At first, I wrote this:

Clutching his striped tie, sitting on the couch, Mary waited for Tom to come out from the bathroom.

A native speaker changed that into this:

Clutching Tom's tie, sitting on the couch, Mary waited for him to come out from the bathroom.

My logic was that, if you don't mention Tom in the main clause, you end up with "Mary waited for him" if you take out the introductory clause(s).

What's grammatically correct in this case?

  • 1
    Both versions are grammatically / syntactically fine. It's just that your first version is what's called a "garden path" construction. The reader / audience will almost certainly be led up the garden path (misled, deceived) into assuming he is clutching his tie, so when he reaches the actual subject (Mary), he'll have to completely rethink his ongoing interpretation of the sentence. Which makes it very poor style, but it's not "incorrect grammar". Dec 3, 2019 at 15:30

1 Answer 1


I think the method you are using of checking correctness by removing clauses does not apply directly to pronoun use, which is probably often processed more left-to-right. I am sure it is more complicated than that, but I will have to defer to an expert on that.

In my opinion, the second one is better. The first one is acceptable, but it could make the reader stop partway through and go back to figure out who "him" is referring to, and it is only non-ambiguous since the reader assumes that Mary is not "him."

If you consider the case where instead of Mary (her), we have Mark (him), the first sentence would be ambiguous or have the wrong meaning, while the second one would be clear and correct.

Clutching his striped tie, sitting on the couch, Mark waited for Tom to come out from the bathroom.

  • Possibly ambiguous depending on context, but I would tend to interpret this as Mark holding Mark's own tie (opposite of what is intended).

Clutching Tom's tie, sitting on the couch, Mark waited for him to come out from the bathroom.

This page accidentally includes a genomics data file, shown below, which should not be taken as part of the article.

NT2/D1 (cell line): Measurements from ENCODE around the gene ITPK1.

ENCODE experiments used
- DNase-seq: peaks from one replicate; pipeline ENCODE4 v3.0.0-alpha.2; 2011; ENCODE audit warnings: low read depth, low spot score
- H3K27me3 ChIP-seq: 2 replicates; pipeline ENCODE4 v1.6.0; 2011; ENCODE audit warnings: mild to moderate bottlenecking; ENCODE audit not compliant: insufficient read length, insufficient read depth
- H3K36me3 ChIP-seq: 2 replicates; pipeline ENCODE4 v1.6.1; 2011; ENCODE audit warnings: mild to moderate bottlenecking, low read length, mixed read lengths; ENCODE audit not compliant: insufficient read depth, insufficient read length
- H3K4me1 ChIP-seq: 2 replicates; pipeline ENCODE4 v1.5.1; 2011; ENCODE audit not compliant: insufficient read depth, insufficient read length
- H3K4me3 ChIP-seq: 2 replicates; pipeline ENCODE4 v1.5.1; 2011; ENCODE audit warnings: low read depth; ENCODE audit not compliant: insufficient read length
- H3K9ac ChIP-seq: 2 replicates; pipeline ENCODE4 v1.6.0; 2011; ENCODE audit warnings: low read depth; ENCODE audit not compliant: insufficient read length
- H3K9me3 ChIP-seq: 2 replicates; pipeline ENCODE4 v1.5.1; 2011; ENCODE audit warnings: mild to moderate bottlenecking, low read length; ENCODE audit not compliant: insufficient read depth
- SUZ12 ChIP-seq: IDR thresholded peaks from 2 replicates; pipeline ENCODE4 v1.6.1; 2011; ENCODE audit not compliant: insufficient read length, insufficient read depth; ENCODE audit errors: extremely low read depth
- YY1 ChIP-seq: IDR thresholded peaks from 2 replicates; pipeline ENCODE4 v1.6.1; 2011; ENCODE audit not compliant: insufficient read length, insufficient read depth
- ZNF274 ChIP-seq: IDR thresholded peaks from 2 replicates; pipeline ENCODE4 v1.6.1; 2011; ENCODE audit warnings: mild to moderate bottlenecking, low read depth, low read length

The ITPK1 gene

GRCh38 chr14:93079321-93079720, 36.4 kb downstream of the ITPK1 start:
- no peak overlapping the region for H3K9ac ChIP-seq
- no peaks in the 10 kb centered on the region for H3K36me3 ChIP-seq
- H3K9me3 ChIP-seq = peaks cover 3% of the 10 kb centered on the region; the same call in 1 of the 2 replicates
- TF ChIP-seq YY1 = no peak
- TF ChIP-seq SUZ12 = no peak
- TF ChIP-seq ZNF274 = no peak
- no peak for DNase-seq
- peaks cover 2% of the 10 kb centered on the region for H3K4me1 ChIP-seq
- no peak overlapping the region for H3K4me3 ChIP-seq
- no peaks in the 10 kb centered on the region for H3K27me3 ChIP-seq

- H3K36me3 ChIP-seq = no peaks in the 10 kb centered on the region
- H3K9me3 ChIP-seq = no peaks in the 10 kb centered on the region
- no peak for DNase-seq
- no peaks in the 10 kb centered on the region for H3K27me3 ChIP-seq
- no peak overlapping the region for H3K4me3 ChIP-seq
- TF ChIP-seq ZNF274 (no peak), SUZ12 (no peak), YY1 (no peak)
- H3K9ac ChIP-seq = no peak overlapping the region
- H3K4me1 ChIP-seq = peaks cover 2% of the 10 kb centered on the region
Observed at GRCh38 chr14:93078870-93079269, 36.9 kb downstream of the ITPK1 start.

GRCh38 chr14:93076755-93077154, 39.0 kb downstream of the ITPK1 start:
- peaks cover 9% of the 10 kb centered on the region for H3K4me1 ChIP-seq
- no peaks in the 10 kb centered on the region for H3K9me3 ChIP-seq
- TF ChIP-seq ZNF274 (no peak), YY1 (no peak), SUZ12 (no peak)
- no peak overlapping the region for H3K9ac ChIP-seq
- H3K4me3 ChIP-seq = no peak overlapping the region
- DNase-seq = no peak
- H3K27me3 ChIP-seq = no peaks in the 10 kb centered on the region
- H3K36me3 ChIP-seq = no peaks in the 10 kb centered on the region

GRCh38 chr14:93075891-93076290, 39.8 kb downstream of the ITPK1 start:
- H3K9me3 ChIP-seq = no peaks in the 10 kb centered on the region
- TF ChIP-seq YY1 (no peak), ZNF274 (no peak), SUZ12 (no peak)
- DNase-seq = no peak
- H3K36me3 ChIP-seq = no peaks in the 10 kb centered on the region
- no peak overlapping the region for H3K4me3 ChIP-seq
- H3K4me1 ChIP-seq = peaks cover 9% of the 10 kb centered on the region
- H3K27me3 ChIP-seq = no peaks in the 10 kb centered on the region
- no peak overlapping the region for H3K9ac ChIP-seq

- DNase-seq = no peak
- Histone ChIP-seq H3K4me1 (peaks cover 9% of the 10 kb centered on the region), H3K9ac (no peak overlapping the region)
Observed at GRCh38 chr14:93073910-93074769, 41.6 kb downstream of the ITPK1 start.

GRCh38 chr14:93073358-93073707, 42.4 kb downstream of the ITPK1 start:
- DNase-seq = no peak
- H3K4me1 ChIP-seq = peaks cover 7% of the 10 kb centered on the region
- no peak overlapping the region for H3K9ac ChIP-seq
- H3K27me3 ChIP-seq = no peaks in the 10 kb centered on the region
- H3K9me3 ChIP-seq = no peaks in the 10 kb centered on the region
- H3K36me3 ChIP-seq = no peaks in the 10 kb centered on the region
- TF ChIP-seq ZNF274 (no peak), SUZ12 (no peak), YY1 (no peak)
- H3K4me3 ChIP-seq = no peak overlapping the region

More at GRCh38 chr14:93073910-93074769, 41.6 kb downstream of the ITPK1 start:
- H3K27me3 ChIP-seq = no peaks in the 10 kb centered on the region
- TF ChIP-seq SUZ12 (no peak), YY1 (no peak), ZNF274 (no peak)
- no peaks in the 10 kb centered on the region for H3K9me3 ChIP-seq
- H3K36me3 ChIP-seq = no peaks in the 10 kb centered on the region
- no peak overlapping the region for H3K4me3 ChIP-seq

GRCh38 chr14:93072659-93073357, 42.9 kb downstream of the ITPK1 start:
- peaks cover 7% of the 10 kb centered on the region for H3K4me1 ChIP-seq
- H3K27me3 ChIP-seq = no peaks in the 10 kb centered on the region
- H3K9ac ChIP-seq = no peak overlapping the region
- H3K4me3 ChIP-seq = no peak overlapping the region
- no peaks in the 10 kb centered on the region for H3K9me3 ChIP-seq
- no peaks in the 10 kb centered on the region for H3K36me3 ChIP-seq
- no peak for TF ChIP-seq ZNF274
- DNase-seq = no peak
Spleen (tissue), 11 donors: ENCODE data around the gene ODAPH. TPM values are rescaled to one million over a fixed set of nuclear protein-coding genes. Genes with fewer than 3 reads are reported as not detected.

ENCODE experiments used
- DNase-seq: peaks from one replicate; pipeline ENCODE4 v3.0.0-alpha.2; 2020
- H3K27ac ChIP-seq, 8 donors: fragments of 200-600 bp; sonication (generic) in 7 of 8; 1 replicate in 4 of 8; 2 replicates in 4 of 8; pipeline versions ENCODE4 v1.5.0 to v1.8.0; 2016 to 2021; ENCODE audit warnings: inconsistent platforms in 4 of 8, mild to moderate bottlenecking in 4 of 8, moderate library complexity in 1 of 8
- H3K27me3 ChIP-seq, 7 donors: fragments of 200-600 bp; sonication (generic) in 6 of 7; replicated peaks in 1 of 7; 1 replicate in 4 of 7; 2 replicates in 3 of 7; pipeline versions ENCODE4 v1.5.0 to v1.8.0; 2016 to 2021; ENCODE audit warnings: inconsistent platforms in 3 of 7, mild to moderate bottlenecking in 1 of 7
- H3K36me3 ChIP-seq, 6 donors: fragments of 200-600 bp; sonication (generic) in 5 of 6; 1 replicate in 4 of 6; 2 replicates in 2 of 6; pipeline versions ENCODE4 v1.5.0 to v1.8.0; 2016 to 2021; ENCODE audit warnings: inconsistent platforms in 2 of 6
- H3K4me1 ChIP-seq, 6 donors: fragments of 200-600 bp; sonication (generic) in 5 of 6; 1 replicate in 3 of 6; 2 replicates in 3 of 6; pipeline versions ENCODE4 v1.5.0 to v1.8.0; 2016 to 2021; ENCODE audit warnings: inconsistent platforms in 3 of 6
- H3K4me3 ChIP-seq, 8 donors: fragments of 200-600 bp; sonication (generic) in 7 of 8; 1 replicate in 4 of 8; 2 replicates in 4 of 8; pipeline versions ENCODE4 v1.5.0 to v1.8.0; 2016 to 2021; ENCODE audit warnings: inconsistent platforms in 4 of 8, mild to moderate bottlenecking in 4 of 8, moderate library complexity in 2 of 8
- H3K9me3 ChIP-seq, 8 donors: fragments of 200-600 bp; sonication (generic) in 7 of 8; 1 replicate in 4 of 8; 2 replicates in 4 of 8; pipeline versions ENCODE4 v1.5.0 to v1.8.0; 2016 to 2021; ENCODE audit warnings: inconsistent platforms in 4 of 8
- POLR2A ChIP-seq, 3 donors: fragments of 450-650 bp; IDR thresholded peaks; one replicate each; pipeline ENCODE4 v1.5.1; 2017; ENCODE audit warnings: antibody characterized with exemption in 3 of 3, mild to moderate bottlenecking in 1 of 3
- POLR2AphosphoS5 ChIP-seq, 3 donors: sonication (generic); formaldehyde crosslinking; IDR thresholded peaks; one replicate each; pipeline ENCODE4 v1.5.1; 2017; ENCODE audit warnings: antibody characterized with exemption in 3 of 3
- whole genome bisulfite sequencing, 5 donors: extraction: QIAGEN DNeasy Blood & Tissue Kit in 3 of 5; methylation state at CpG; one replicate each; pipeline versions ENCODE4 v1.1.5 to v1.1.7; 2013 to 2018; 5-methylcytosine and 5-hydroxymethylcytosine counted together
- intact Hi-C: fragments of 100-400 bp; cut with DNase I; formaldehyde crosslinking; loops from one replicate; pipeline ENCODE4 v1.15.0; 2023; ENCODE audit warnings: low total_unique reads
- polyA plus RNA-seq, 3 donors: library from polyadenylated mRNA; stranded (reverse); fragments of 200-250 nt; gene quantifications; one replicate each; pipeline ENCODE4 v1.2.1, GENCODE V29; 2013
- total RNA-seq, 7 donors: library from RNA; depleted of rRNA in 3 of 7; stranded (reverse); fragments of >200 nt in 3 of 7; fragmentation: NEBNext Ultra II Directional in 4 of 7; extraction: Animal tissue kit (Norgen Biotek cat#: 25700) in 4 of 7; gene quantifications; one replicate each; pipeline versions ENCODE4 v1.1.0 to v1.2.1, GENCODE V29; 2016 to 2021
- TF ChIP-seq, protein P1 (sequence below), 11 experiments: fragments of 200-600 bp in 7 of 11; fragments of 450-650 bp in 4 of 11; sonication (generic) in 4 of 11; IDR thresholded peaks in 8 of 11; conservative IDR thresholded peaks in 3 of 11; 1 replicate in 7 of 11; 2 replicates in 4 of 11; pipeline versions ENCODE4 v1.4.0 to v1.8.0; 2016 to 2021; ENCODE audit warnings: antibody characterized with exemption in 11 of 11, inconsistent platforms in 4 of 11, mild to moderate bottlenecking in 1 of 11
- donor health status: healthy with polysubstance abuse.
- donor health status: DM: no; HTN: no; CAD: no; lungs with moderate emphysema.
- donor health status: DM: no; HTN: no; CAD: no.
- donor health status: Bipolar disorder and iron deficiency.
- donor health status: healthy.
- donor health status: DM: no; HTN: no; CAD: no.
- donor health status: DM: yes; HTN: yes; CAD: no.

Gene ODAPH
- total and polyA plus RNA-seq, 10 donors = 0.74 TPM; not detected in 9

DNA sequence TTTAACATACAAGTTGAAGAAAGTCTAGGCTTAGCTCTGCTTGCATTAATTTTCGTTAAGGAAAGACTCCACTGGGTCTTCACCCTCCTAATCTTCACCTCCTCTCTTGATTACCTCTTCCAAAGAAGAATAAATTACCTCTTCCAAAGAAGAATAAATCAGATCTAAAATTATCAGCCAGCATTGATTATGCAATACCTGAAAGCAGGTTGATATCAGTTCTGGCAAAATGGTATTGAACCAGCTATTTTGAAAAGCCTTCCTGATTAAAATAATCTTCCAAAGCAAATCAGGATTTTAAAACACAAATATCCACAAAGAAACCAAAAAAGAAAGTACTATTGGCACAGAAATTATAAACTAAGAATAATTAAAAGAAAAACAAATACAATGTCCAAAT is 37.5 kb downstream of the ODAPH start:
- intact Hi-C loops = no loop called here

• Not ambiguous, Mark is holding Tom's tie.
  • Maybe what I suggested is applicable when the introductory clause belongs to the main subject? Example: "Closing her eyes tightly, Mary leaned back on the seat and crossed her arms." Maybe I'm confusing these two cases.
    – wyc
    Dec 3, 2019 at 14:37
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    @alexchenco - I think so. I'm not sure whether it's more important that the clause describes Mary, or whether the word "her" is near the word "Mary" in the sentence. In your comment, it's both, so it's definitely ok. Maybe that's the root of your question though. I'll need to think about it.
    – Justin
    Dec 3, 2019 at 14:40
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    @alexchenco - That is perfectly fine too. The big difference between these and the one in your original question is whether there is one or two people. It's not really a syntax problem, more of a meaning problem. None of them are wrong (not even your original one) -- it's just a matter of how likely they are to be misinterpreted.
    – Justin
    Dec 3, 2019 at 18:45
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    Here's a contrived example: Closing the door and oiling its hinges, the robot plugged into the charger. Here, its could refer to the door, the robot, or the charger. I guess my conclusion is that there is no hard rule.
    – Justin
    Dec 3, 2019 at 18:48
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    That being said, your original sentence doesn't really have any ambiguity, it's just a very slight garden-path sentence, which the proposed correction is not.
    – Justin
    Dec 3, 2019 at 18:50

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